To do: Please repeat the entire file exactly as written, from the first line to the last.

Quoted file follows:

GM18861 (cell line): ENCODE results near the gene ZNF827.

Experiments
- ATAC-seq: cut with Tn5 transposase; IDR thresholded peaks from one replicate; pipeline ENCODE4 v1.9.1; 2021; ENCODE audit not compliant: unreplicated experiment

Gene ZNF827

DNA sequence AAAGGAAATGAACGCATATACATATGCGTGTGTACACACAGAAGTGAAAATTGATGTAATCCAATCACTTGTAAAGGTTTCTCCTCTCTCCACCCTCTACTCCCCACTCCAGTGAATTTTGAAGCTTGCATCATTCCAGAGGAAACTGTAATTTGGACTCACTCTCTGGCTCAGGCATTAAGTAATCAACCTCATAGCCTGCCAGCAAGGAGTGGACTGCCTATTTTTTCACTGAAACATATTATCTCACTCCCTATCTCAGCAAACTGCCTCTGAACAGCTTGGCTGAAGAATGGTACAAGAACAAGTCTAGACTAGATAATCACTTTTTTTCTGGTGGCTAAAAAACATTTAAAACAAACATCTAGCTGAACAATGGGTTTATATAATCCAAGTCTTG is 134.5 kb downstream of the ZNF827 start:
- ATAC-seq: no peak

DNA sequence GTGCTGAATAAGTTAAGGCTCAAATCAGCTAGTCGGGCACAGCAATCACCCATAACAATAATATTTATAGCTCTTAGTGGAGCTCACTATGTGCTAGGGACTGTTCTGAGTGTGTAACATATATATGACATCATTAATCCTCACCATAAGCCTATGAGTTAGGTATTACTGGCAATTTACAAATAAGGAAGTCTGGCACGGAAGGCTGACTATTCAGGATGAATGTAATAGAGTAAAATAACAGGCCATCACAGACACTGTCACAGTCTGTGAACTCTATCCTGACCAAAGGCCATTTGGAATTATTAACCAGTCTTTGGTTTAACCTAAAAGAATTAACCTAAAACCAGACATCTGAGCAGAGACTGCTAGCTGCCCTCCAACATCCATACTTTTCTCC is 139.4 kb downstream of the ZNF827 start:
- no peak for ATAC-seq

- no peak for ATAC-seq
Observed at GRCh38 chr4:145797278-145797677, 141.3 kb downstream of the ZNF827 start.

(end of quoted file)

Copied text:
GM18861 (cell line): ENCODE results near the gene ZNF827.

Experiments
- ATAC-seq: cut with Tn5 transposase; IDR thresholded peaks from one replicate; pipeline ENCODE4 v1.9.1; 2021; ENCODE audit not compliant: unreplicated experiment

Gene ZNF827

DNA sequence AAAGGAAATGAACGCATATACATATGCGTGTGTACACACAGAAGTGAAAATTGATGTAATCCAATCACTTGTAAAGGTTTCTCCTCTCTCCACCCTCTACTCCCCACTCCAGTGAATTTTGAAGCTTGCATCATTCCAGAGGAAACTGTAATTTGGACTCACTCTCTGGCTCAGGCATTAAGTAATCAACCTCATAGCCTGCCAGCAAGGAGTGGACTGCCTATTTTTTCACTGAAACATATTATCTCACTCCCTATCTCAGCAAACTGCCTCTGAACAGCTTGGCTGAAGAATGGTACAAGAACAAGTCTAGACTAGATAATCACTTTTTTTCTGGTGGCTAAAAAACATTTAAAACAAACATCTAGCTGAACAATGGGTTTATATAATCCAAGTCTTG is 134.5 kb downstream of the ZNF827 start:
- ATAC-seq: no peak

DNA sequence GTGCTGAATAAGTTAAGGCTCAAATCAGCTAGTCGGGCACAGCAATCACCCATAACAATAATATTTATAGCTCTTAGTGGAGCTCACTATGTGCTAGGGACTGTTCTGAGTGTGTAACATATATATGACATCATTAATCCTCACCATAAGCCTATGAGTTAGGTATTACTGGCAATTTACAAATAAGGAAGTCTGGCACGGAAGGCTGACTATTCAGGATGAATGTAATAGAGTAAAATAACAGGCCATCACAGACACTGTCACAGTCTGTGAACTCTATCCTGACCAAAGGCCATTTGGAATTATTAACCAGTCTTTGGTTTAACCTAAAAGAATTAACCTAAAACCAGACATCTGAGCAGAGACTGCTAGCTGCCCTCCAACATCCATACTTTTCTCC is 139.4 kb downstream of the ZNF827 start:
- no peak for ATAC-seq

- no peak for ATAC-seq
Observed at GRCh38 chr4:145797278-145797677, 141.3 kb downstream of the ZNF827 start.